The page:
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A member of the loud and proud brass family. The trombone can be found in a variety of different ensembles.
A member of the loud and proud brass family. The trombone can be found in a variety of different ensembles.Although most trombones are made of brass, they’re also available in lightweight and cost-effective ABS solutions. We deal with all leading trombone manufacturers such Bach, Conn, and Yamaha, so you’re sure to find your perfect trombone here.
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Every new instrument has a learning curve, however the trombone is somewhat unique in its requirements. Smaller players may find this difficult to hold and manoeuvre and some positions on the slide may not be reachable for a very young child. There is also the added consideration of strength, as repeated extension of the arm and the muscle control required for the positions can be hard for new players. If this is the first brass instrument, a new player would also need to train their facial muscles so that they can achieve and vary their embouchure (the position their mouth should be in to play). Trombone sheet music can also be written in several clefs, which can be an added challenge for some learners.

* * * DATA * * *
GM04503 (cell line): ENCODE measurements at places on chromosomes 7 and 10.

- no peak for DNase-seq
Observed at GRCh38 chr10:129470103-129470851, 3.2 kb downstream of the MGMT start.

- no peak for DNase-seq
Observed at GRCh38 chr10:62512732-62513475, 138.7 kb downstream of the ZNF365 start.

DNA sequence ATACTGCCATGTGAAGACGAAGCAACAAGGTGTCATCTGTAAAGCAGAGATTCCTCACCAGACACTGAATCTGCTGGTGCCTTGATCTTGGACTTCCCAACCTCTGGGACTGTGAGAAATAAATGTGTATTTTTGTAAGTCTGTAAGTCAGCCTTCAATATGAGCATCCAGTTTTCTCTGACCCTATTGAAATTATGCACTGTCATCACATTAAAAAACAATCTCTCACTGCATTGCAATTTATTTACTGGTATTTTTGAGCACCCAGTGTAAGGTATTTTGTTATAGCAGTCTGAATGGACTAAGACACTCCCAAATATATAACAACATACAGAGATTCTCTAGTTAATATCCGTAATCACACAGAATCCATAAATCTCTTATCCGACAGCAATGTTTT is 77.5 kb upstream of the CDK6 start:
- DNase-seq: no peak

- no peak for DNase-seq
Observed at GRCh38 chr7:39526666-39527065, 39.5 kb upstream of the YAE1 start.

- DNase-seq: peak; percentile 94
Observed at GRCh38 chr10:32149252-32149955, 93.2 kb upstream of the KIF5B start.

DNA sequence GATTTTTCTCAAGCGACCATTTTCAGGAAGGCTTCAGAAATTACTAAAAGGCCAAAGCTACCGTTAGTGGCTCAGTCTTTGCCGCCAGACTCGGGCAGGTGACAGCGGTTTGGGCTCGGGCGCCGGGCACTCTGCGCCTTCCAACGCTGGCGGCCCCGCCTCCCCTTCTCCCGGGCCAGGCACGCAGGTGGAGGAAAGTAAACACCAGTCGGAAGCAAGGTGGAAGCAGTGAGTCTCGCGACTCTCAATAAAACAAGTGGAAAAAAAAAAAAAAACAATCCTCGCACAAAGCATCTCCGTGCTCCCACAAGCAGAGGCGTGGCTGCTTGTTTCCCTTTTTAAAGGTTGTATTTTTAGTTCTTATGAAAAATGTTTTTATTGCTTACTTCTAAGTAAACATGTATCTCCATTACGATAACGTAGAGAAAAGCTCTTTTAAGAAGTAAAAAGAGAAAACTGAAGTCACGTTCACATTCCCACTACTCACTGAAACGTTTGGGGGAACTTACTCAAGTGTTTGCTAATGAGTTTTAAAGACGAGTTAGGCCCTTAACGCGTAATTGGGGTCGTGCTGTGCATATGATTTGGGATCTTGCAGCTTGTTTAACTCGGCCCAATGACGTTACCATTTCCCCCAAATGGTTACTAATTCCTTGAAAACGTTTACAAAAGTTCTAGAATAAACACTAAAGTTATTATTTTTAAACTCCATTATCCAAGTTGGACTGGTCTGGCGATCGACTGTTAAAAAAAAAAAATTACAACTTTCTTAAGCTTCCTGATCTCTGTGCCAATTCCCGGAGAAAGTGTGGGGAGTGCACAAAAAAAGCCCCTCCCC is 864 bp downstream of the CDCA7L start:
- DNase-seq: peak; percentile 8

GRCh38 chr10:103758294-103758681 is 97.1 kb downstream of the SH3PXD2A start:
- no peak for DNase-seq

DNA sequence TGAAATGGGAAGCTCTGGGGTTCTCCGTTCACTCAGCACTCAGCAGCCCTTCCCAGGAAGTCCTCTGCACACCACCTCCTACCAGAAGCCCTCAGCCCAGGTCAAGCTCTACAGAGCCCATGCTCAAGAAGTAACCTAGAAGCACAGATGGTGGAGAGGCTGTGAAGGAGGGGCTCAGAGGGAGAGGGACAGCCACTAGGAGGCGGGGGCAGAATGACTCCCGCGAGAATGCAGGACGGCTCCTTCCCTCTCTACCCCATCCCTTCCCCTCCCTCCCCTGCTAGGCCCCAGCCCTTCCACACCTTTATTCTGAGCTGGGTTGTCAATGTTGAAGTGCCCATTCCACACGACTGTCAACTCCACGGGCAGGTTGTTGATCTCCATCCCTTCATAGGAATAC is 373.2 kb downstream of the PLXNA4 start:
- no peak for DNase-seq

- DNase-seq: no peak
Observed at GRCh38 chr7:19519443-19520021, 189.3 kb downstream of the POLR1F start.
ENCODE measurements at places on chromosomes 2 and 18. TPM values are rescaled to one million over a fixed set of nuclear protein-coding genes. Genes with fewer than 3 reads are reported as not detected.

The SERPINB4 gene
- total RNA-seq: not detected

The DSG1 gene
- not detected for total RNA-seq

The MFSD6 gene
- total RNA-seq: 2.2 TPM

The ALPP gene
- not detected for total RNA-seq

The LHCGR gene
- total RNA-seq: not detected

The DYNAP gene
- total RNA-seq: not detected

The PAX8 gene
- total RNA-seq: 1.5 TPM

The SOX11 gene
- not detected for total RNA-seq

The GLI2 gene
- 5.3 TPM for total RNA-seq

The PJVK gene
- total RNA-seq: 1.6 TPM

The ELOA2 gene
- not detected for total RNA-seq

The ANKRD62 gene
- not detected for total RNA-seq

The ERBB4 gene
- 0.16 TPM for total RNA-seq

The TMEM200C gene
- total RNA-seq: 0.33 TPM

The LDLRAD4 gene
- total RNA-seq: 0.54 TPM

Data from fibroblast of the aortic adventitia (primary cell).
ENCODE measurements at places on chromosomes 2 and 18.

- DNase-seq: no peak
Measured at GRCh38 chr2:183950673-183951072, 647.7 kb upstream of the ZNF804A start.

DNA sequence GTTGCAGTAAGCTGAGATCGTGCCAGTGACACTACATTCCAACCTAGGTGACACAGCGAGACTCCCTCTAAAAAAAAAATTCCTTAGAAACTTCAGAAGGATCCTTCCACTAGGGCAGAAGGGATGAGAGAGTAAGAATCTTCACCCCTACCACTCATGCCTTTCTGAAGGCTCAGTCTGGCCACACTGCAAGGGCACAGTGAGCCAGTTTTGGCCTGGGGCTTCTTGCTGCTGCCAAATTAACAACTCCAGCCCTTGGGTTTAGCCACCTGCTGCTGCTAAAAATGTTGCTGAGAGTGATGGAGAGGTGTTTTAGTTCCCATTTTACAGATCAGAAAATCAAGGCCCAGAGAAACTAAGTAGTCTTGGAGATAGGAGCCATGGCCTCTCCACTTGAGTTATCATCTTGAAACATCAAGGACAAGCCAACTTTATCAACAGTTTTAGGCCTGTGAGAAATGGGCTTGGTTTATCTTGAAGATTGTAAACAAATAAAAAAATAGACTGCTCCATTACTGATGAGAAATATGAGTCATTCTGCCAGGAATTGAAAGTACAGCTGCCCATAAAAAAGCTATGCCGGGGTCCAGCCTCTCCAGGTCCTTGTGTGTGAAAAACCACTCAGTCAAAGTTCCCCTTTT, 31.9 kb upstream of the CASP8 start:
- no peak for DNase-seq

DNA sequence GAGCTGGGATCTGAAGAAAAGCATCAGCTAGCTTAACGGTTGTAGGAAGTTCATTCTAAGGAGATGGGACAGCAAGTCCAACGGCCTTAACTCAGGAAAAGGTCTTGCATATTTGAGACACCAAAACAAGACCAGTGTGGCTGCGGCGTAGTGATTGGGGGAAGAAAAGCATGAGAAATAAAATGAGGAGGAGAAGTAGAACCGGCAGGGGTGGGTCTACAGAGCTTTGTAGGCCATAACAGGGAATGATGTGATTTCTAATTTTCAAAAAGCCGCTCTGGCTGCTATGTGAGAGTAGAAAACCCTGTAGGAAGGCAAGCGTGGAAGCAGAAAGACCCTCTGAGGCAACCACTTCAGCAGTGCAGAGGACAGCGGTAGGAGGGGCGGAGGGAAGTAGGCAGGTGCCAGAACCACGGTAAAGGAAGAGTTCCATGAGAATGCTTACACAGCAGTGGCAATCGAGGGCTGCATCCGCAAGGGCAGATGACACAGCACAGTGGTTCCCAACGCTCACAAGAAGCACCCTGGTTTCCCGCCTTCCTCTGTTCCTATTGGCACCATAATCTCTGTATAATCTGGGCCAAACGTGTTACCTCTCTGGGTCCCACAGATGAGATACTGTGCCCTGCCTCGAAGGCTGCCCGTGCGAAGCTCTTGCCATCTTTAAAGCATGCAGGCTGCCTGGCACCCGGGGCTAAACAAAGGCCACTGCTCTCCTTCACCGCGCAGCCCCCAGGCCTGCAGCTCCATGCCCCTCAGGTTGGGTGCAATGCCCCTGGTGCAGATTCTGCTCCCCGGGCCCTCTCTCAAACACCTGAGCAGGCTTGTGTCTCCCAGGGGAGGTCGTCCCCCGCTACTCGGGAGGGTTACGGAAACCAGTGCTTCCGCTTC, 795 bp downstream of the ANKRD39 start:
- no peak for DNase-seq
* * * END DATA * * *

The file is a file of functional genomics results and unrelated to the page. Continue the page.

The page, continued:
There are, however, benefits to learning the trombone! The slide position positioning can be more intuitive than the pistons on other brass instruments as these are sequential. It is also easier to achieve a noise initially due to the larger mouthpiece. As with any instrument, learning the trombone has its benefits - the important thing is to practise. We would also recommend finding a teacher to avoid falling into any bad habits that could affect your playing.
There are many different types of trombone, but the main three types are tenor, bass and alto. The most common trombone is a tenor trombone, and these normally come pitched in Bb. You can find some models with F triggers, though this isn't essential for a beginner. There are also contrabass, soprano, sopranino and piccolo trombones, though these are more rare.
An F trigger on a trombone drops the key by a fourth. This allows you to play lower notes, and play alternate positions for some notes. It can also facilitate some trills, but this is mainly for advanced players. While it extends the range of your instrument, it's non-essential for a beginner.